ECMAScript 2021, the latest version of the official specification underlying JavaScript, has been formally approved, adding capabilities for strings and promises.

The specification was approved by ECMA International on June 22. ECMAScript 2021 includes the following features:

String.prototype.ReplaceAll, providing developers with a way to replace all instances of a substring in a string without the use of a global regexp. There is evidence that developers are trying to accomplish this in JavaScript, with a global regexp currently the most-common way of achieving this. String.prototype.replace, meanwhile, affects only the first occurrence when used with a string argument. The proposed solution would add a replaceAll method to the String prototype, providing developers with a straightforward solution.

AggregateError, a new error type to represent multiple errors at once.

Promise.any, a promise combinator that short-circuits when an input value is fulfilled. Promise.any accepts an iterable of promises and returns a single promise that resolves with the value of that promise. If not promises of the iterable fulfill, then the return promise is rejected with AggregateError. This method is the opposite of Promise.all.
WeakRef, for referring to a target object without preserving it from garbage collection. This proposal encompasses major new pieces of functionality: creating weak references to objects with the WeakRefcode class, and running user-defined finalizers after objects are garbage collected, using the FinalizationRegistry class. WeakRef and FinalizationRegistry, another new feature, are considered advanced features, with their correct use requiring careful thought. They are best avoided, if possible.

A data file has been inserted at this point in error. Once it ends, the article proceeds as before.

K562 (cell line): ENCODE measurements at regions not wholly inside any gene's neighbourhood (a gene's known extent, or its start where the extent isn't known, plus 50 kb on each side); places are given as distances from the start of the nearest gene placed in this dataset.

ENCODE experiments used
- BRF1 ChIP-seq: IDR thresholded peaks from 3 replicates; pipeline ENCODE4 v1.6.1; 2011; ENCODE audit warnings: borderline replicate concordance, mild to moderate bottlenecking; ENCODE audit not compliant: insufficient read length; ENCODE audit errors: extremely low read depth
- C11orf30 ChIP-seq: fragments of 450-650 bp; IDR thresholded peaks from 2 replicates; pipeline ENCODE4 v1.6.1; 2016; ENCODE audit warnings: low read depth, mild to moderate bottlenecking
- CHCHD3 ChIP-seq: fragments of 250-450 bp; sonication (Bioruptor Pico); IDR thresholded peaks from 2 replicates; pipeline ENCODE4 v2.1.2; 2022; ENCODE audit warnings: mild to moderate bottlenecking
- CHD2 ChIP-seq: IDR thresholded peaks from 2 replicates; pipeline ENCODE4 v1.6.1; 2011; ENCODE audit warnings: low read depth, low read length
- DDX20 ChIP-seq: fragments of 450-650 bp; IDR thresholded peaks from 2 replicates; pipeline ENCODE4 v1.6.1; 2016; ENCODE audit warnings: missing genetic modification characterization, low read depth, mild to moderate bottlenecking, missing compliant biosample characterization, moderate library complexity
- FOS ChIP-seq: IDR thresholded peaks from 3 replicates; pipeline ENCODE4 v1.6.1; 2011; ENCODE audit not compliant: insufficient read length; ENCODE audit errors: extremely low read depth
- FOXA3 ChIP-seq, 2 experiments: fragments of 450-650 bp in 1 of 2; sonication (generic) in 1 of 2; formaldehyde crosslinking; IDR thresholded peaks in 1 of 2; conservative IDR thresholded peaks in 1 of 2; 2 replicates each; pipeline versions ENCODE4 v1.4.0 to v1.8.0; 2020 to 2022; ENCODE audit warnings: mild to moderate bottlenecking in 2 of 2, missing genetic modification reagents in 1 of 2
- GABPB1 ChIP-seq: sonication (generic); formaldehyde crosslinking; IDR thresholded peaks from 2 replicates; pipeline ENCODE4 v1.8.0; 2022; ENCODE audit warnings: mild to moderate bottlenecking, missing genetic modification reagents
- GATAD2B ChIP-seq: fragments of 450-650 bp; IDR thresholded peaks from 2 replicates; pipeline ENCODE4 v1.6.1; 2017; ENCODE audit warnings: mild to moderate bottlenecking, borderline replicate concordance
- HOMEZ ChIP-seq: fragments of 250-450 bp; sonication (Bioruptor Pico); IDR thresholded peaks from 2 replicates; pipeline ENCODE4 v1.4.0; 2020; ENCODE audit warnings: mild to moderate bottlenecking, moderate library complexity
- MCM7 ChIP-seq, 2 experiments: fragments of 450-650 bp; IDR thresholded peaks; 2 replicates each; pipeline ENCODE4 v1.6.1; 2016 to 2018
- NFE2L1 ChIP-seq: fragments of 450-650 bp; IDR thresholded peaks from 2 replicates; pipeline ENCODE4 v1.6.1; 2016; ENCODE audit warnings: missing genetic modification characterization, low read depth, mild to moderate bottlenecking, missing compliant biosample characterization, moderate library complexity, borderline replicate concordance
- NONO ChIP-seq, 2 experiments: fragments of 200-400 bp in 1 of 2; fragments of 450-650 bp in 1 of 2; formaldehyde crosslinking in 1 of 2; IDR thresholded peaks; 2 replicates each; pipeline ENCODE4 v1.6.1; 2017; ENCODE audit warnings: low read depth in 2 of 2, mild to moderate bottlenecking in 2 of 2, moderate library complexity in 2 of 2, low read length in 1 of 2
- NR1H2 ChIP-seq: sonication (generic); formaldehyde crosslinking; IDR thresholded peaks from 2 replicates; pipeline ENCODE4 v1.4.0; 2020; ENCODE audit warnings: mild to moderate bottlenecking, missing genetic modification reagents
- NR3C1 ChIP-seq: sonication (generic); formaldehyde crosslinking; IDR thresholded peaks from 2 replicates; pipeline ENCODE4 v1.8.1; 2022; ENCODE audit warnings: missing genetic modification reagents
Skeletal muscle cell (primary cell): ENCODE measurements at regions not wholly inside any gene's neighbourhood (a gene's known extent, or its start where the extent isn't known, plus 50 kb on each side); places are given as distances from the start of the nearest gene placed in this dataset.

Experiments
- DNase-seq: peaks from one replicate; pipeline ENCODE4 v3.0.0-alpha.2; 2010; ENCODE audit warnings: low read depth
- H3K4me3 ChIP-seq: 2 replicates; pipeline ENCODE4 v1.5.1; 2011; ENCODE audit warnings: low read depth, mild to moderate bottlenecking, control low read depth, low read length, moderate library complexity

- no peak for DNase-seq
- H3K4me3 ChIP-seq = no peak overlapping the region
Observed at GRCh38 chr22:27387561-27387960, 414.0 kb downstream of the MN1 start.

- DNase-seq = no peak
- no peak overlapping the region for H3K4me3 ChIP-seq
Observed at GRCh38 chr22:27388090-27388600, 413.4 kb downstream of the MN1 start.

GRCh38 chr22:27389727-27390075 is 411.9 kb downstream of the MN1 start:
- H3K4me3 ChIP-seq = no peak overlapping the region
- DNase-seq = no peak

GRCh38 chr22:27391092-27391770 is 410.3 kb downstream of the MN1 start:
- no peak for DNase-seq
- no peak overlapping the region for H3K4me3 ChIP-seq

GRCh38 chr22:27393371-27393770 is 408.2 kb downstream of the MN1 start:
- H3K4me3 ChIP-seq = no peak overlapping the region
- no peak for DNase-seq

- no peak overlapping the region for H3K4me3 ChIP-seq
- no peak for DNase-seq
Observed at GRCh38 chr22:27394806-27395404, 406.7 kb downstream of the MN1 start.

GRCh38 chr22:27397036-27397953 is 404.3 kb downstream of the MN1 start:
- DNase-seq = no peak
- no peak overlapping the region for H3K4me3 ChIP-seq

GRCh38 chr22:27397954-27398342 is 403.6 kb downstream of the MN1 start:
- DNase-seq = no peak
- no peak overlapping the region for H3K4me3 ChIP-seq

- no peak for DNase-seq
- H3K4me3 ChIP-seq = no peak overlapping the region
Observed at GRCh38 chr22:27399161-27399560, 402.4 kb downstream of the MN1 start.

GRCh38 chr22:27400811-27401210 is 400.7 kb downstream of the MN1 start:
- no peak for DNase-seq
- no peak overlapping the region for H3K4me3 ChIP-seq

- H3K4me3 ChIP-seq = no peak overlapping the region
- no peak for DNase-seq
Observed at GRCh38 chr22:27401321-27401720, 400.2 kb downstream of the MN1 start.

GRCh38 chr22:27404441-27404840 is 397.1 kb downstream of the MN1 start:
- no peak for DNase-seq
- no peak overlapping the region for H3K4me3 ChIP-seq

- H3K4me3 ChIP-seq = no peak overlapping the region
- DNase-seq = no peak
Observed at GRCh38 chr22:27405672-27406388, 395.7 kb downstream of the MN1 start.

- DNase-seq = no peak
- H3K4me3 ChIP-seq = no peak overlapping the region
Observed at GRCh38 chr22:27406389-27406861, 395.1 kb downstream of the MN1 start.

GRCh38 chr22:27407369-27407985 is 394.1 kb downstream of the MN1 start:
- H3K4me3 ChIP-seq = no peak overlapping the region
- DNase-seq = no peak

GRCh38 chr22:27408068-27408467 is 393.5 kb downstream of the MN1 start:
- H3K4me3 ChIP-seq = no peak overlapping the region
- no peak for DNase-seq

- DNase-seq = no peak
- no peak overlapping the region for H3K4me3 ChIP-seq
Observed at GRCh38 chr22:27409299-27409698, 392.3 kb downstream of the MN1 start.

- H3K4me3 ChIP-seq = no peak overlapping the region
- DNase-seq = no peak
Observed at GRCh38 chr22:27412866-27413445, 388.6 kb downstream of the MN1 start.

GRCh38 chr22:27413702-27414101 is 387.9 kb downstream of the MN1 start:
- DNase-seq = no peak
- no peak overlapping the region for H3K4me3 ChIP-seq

FinalizationRegistry, to manage registration and de-registration of cleanup operations performed when target objects are garbage collected.

Array.prototype.sort is being made more precise, to reduce the amount of cases resulting in an implementation-defined sort order.

Separators for numeric literals, enabling developers to make numeric literals more readable by creating a visual separation between groups of digits. Large numeric literals are difficult to parse visually, particularly when there are long digit repetitions.

Logical assignment operators, combining logical operators and assignment expressions. Underlying this proposal is the reasoning that there are a dozen mathematical assignment operators but none for often-used logical operators.

ECMAScript 2021 follows ECMAScript 2020, which was formally approved last June. ECMAScript 2020 introduced features ranging from a new import facility for loading modules to a BigInt type to work with arbitrary precision integers.

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